By Anita Rao-Kashi
A stiff breeze blew in from the sea, screeching through the arched holes of the stone tower, slapping around everything in its wake. Angry grey clouds hugged the horizon, swelling in ominous patterns and threatening to unleash a deluge. A long way below, the sea roiled and churned, as waves crashed against the rocks. There was a wild, raw beauty to the scene, something that probably left enough of a lasting impression on James Joyce to prompt him to open with it in Ulysses (1922).
From the vantage point atop James Joyce Tower and Museum in Sandycove, the town of Dun Laoghaire (usually pronounced done-lear-y) looked pretty with gabled houses painted in pastel colours interspersed with an occasional bright blue or green. And yet, it was the wide expanse of the sea that drew attention. But try as I might, I couldn’t bring myself to see it as “the snotgreen sea, the scrotumtightening sea.” An occasional zig-zag of lightning lit the far horizon with a mild rumble of thunder a few seconds later, but it was nowhere near the Biblical thunderclap that he invented a 100-letter word for in Finnegans Wake (1939).
Rather, as my train sped South from Dublin along the eponymous bay earlier that morning, it provided glimpses of beautiful bluish-green sea sparkling under a bright sun, puffy clouds and oodles of prettiness before it deposited me in Dun Laoghaire. It was a town known for its charming seaside and a popular swimming attraction, even in early winter. But for Joyceans (as Joyce fans refer to themselves), it’s a pilgrimage to be undertaken at least once in their lifetime. And it was not difficult to see why.
My meanderings through Dun Laoghaire took me through little streets flanked by lovely town houses and cottages, quirky shops and boutique stores. At Naughton Booksellers, I browsed through antiquarian and rare books. But my wanderings eventually took me to the museum by the sea. Much before, an etched stone caught my attention. It stood under a leafless tree next to a wooden bench which looked out to the sea. Placed in 1983 on the occasion of Joyce’s birth centenary, it carried the words from Ulysses: “…he gazed southward over the bay, empty save for the smokeplume of the mailboat vague on the bright skyline, and a sail tacking by the Muglins”.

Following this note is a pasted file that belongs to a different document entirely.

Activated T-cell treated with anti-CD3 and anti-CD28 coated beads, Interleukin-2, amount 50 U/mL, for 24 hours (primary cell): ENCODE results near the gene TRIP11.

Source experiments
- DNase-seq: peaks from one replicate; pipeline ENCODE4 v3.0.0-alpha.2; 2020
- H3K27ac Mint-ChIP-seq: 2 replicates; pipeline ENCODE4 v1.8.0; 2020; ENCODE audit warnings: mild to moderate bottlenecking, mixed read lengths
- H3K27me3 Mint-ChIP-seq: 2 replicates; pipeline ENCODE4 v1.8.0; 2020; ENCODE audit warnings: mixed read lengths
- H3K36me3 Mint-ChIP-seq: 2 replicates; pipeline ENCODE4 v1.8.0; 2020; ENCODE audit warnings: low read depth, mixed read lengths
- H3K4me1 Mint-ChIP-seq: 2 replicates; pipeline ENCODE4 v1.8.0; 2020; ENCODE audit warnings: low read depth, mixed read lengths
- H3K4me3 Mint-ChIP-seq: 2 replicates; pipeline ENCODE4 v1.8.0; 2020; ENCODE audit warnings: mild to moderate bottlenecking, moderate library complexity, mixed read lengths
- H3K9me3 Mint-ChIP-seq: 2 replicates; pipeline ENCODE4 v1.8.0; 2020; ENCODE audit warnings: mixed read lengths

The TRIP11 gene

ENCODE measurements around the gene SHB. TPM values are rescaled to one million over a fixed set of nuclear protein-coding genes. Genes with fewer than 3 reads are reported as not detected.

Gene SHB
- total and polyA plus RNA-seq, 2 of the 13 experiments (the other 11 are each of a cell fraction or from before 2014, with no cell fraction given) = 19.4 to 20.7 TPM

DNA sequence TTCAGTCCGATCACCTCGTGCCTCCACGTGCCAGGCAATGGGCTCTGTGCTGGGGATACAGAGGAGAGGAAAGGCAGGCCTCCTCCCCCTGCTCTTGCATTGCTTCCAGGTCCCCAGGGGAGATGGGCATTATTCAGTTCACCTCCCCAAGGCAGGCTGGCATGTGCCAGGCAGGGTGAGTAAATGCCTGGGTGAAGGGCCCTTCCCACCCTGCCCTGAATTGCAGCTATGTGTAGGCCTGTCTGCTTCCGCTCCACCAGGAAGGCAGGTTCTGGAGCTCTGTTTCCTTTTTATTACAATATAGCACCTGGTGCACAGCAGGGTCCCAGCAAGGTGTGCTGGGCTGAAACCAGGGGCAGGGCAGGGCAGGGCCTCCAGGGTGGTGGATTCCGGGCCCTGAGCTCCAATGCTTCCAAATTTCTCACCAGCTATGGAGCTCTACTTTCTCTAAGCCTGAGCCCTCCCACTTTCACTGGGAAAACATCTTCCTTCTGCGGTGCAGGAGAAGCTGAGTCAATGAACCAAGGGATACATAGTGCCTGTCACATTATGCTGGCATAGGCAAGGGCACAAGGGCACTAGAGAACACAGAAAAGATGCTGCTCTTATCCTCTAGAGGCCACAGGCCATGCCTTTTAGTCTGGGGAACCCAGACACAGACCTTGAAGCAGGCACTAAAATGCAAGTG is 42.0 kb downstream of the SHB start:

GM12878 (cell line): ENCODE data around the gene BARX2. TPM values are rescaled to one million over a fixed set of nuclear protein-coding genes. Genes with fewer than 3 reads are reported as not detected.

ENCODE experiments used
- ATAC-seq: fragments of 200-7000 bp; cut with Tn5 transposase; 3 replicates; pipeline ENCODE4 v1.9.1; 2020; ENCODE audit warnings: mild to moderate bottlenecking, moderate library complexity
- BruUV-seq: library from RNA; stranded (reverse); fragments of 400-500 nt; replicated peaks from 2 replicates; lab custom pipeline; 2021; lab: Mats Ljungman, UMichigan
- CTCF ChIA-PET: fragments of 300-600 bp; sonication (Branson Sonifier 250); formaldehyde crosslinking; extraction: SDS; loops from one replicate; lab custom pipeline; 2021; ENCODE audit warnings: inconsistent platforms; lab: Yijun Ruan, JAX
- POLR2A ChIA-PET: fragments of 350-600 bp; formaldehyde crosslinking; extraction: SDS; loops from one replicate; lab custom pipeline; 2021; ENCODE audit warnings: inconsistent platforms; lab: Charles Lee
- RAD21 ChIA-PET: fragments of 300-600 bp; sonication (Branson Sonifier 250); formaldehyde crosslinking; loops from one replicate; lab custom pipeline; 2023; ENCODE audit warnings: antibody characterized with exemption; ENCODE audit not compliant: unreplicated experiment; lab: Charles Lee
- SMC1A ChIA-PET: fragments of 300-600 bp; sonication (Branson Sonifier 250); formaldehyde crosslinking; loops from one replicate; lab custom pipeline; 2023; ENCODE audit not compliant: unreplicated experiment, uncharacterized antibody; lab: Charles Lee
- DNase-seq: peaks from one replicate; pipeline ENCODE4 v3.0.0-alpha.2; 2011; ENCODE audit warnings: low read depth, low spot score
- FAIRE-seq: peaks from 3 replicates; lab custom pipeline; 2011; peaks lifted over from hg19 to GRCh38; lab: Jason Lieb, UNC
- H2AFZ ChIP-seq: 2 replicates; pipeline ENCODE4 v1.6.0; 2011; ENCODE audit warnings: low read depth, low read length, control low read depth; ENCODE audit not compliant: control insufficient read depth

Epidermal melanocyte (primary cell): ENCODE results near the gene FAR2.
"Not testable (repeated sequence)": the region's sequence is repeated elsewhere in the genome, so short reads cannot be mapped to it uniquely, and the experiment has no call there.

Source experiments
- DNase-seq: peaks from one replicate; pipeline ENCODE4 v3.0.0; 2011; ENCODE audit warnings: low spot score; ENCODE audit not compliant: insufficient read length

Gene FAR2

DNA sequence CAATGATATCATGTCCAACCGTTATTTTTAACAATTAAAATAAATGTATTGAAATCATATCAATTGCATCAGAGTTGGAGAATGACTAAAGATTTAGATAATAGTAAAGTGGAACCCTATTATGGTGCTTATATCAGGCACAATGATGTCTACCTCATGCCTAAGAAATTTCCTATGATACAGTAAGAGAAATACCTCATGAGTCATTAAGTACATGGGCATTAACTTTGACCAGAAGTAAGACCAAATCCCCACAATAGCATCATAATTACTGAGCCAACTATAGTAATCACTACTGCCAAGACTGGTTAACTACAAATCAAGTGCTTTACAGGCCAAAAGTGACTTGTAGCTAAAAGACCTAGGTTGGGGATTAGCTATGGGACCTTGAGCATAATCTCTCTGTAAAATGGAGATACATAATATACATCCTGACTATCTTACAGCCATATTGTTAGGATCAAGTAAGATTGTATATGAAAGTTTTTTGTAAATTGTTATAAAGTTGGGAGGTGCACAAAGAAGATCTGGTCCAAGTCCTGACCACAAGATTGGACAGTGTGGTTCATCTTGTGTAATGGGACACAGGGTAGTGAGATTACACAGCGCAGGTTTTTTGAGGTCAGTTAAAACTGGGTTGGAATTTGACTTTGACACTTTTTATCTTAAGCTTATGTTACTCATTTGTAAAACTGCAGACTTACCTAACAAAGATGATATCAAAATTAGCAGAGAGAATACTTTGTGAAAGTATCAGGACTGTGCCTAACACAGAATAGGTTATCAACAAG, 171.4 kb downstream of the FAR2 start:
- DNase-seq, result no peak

At the end of the road stood the tower and I was happy to step in; the weather had suddenly turned stormy and a shroud of grey seemed to descend. The tower was one of several Martello towers built by the British as defensive forts in the early 19th century in anticipation of a French attack. Over 50 were built all over Ireland, 16 of which were South of Dublin. The attack never came, and eventually the towers were demilitarised and rented to civilians. Oliver Gogarty, a friend of Joyce’s, rented the tower in Sandycove and invited the author as well as another friend, Samuel Trench, in September 1904. It was fairly large in diameter and rose three storeys high with an open terrace for the cannon. A round platform in the centre with rails ensured the cannon could be swivelled in any direction. It was here that Joyce set the opening of his novel, with the famous beginning: “Stately, plump Buck Mulligan came from the stairhead, bearing a bowl of lather on which a mirror and a razor lay crossed.”
Joyce accepted his friend’s invitation. The three of them slept in the first floor room, in itself round and a bit disorienting. Legend has it that on the sixth night Joyce was shocked out of his slumber by a crazed-looking Trench firing a revolver at an imaginary black panther. A terrified Joyce left the next morning; a month later he left Ireland altogether, never to return. His travels took him to continental Europe, where his writing career took off, until his death in 1941 in Zurich. The writer is adored and hated in equal measure, and his books have been variously described as dense, abstract, enigmatic, bizarre and notoriously difficult. He probably had a sense of his own inscrutability since he is supposed to have declared, “The only demand that I make of my reader is that they should devote their whole life to reading my works.” His last uttered words were: “Does nobody understand?”
The museum’s display rooms were filled with all kinds of eclectic memorabilia. His vest, the guitar he used, a first edition of Ulysses published by Sylvia Beach, a neck tie Joyce gave Samuel Beckett who donated it to the museum, his walking stick, all of which sat amidst such unsettling things as two death masks and a plaster cast of his face after he died. More absorbing was the upper room which had been recreated to look like what it would have when he stayed, with cot, shelf, table and a hammock in the corner. That’s also where it was the most Joycean: a large black ceramic panther, clearly referencing the one conjured up by Trench.
The views from the tower were compelling and I went back for one last look before heading back. The sky had cleared somewhat and the sea was brighter and more cheerful. The scene looked more like something William Turner could have painted. There was no Joycean epiphany. But another line suggested itself: “There is not past, no future; everything flows in an eternal present.”
(Anita Rao-Kashi is a writer based in Bengaluru)